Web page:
For those fearful of needles, the biotech company Theranos seemed to provide the cure. Theranos, valued at $9 billion in 2015, promised to revolutionize blood testing by using small amounts of blood through a finger prick to scan a bank of 240 diseases and help diagnose a patient. Apart from being a saving grace for people fearing needles, Theranos promised to make healthcare more efficient by increasing the speed and portability of blood testing. However, the excitement for this new technology came crashing down once news broke that the founder and chief executive of Theranos, Elizabeth Holmes, was indicted for fraud. She allegedly misled investors and provided falsified blood test data to customers and investors. Now, she could ultimately face up to 20 years in prison and lose millions of dollars.
Recently, a New York Times guest article by the former reddit CEO Ellen Pao asserted that due to sexism, Holmes is being held accountable more harshly than her male counterparts. To support her opinion, Pao draws the comparison between this case and the unethical actions taken by companies such as Juul and Facebook. The e-cigarette company Juul, led by CEO Kevin Burns, was under investigation for marketing the technology to children, which contributed to the rise in youth nicotine addiction. Facebook, led by CEO Mark Zuckerberg, was under investigation for failing to limit hate speech on their platform, which arguably played a substantial role in the Myanmar genocide. Pao argues that since the CEOs of these companies only faced financial consequences for their misdoings, they were not held publicly accountable in the same way as Holmes.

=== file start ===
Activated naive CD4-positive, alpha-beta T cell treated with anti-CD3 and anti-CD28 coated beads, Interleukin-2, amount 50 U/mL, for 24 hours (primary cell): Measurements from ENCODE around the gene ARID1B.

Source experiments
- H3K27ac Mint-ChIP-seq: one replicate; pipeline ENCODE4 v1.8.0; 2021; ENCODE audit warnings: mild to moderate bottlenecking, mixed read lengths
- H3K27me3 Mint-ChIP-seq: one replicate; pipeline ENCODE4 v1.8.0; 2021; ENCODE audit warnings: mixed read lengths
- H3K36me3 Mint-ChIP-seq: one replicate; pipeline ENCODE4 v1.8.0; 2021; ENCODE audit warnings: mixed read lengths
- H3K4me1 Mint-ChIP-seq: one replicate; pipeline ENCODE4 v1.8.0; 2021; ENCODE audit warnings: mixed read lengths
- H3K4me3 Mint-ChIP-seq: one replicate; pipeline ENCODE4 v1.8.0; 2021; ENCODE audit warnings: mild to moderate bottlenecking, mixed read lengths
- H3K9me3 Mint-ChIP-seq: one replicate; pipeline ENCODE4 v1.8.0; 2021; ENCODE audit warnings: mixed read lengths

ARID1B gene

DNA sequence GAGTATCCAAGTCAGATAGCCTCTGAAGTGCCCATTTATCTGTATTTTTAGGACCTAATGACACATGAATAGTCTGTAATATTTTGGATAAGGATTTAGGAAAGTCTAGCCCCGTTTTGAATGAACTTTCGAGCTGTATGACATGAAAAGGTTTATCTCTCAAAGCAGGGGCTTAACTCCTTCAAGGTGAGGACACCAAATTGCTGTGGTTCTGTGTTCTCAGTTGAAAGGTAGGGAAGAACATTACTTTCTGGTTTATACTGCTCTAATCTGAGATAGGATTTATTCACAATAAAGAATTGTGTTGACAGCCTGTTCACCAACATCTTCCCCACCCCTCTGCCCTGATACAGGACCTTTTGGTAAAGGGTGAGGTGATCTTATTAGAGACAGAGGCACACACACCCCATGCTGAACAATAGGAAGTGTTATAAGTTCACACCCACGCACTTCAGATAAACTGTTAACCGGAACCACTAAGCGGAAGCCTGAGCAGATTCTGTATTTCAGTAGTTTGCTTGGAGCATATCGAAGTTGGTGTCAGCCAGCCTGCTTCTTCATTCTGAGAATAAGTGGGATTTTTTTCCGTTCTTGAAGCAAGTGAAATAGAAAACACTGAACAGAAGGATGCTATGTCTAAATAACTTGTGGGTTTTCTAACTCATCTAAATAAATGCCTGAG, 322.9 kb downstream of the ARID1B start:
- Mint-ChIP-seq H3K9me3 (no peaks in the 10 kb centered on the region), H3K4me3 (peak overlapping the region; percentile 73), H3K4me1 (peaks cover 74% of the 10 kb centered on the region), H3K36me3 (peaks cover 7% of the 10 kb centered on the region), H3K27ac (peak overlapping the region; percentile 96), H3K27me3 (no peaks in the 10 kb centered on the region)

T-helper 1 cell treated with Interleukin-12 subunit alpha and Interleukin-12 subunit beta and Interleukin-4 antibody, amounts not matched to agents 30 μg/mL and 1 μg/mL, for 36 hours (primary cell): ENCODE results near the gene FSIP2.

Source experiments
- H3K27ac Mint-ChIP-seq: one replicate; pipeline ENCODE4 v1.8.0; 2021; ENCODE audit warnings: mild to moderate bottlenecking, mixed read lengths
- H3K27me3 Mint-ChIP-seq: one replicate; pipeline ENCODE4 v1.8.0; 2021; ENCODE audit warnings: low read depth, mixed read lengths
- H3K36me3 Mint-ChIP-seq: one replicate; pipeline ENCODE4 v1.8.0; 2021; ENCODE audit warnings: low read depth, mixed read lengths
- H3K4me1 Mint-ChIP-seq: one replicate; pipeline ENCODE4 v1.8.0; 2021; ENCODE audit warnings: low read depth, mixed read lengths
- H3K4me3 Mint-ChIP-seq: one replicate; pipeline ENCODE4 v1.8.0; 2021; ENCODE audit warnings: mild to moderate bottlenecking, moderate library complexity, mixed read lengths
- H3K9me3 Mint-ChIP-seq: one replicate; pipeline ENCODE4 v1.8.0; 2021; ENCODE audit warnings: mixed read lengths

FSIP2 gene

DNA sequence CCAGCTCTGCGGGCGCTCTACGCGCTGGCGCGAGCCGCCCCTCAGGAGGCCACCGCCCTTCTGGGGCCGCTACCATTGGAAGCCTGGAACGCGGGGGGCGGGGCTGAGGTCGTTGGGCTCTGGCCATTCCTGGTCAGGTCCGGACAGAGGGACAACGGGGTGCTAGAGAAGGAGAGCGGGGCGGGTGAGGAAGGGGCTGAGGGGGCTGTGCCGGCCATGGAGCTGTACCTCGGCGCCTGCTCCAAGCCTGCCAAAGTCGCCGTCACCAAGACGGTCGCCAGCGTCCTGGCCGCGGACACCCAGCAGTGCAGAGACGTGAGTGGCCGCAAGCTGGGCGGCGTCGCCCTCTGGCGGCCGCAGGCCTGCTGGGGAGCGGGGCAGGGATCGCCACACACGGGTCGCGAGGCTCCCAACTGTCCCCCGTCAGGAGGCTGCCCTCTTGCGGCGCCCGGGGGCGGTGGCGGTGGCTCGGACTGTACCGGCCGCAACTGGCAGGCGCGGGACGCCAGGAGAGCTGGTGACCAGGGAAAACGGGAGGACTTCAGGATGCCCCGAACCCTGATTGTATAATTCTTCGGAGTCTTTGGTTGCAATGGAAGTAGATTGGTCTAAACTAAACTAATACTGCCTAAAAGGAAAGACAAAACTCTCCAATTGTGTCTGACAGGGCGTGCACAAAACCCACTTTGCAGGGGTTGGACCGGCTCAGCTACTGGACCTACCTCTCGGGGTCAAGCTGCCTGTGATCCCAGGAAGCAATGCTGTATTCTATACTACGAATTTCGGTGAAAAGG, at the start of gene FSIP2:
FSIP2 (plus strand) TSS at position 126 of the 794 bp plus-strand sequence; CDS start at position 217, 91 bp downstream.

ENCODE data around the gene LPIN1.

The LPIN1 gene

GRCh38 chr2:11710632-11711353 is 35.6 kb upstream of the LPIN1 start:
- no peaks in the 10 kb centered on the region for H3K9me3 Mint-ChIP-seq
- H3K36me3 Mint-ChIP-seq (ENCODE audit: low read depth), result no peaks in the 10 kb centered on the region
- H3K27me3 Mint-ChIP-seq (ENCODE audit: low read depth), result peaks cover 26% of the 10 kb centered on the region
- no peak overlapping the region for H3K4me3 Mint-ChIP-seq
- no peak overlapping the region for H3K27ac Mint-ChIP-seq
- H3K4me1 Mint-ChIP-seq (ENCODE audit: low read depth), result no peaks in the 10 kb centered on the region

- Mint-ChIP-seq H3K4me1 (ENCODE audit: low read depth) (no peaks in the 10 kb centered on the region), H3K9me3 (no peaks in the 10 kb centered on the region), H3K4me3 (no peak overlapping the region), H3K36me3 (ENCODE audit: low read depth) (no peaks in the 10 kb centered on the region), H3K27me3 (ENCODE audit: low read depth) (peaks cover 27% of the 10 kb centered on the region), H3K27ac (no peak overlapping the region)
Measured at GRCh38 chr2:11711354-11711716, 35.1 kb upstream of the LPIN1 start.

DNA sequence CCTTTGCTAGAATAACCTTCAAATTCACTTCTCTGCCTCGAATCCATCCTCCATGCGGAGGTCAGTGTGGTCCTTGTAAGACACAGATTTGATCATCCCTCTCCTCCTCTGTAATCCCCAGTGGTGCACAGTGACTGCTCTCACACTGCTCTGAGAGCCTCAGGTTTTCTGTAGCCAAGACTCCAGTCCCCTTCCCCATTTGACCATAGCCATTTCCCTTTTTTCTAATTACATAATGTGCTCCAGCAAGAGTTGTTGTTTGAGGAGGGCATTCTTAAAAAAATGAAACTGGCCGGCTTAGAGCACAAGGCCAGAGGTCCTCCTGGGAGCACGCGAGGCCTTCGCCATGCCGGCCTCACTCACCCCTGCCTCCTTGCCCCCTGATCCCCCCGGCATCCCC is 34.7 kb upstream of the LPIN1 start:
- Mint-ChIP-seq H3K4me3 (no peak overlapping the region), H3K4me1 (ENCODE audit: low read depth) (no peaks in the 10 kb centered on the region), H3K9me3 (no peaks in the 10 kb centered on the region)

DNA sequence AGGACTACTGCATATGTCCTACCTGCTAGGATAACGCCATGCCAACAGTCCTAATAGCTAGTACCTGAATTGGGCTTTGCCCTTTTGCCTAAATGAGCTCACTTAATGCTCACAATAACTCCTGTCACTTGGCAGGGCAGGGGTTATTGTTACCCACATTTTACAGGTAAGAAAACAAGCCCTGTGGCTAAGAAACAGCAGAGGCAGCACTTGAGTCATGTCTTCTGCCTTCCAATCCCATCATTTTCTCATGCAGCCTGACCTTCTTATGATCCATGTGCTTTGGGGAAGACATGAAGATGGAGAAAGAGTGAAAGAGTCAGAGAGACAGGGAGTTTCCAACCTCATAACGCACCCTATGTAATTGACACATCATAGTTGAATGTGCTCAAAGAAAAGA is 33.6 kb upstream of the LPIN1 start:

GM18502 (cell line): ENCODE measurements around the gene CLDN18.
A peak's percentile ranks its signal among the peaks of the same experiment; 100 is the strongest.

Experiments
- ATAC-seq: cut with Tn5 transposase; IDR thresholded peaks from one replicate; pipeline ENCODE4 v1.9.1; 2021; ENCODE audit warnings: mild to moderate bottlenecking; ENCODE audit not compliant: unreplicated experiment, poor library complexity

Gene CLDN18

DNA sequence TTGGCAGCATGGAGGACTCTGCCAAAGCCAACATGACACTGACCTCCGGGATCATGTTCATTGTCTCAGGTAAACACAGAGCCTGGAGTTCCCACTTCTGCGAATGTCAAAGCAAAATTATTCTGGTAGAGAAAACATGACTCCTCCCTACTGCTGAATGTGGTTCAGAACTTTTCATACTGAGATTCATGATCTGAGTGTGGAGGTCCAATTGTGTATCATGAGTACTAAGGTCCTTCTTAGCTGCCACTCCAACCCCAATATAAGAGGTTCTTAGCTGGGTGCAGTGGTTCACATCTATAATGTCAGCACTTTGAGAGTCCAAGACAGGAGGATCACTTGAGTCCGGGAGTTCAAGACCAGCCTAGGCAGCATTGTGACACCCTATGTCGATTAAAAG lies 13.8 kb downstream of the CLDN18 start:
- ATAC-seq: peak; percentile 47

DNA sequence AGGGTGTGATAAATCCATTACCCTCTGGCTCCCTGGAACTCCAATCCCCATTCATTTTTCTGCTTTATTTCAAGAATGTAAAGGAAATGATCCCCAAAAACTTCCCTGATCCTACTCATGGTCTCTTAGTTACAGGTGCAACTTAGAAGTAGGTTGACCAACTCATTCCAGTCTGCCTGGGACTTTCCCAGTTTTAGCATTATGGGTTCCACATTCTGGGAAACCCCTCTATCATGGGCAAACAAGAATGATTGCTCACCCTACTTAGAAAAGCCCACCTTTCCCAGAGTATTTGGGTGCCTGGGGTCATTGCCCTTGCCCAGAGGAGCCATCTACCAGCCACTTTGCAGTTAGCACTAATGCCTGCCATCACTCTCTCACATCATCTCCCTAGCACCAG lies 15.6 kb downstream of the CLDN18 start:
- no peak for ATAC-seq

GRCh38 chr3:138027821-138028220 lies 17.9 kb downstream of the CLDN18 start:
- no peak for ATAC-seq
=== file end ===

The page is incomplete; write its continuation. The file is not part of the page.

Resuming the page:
However, Pao overlooks a significant distinction between Holmes’ case and these two cases that explains the accountability inconsistency. Our legal system distinguishes between immorality and illegality — Holmes acted illegally and unethically, whereas Juul and Facebook acted unethically but not illegally. Although Juul and Facebook’s actions resulted in consequences arguably worthy of punishment, their actions were not illegal.
For the most part, executives in similar situations to Holmes are being held legally accountable irrespective of their gender. For example, the founder of electric vehicle startup Nikola, Trevor Milton, is currently in court for misleading investors and could also face a prison sentence of up to 20 years. Similarly, the CFO of energy giant Enron, Andrew Fastow, committed fraud by hiding the company’s losses and faced a sentence of 6 years in prison in 2004.
Nonetheless, Pao is right that there is a blatant aspect of sexism in Holmes’ case. But this has much more to do with how the media is covering her rather than her legal accountability. The media, for no good reason, has focused on Holmes’ fashion style at trial and the depth of her voice at work. In a technological world dominated by men, women are scrutinized for their personal attributes while men evade similar scrutiny.
When a woman like Holmes breaks the glass ceiling, both the acclaim and criticism are more pronounced. There is great pomp and circumstance for the accomplishments of women, but when they commit an illegal and unethical act comparable to those of their male counterparts, the stigma is more severe. While male leaders have a chance to recover after their punishment, the media’s coverage of Holmes will create a reputational stain much harder to remove.
Sexist scrutiny means that, unfortunately, the stakes are much higher for women leaders: the basic rules of the game may be the same, but the audience is much harsher when it comes to foul play by women.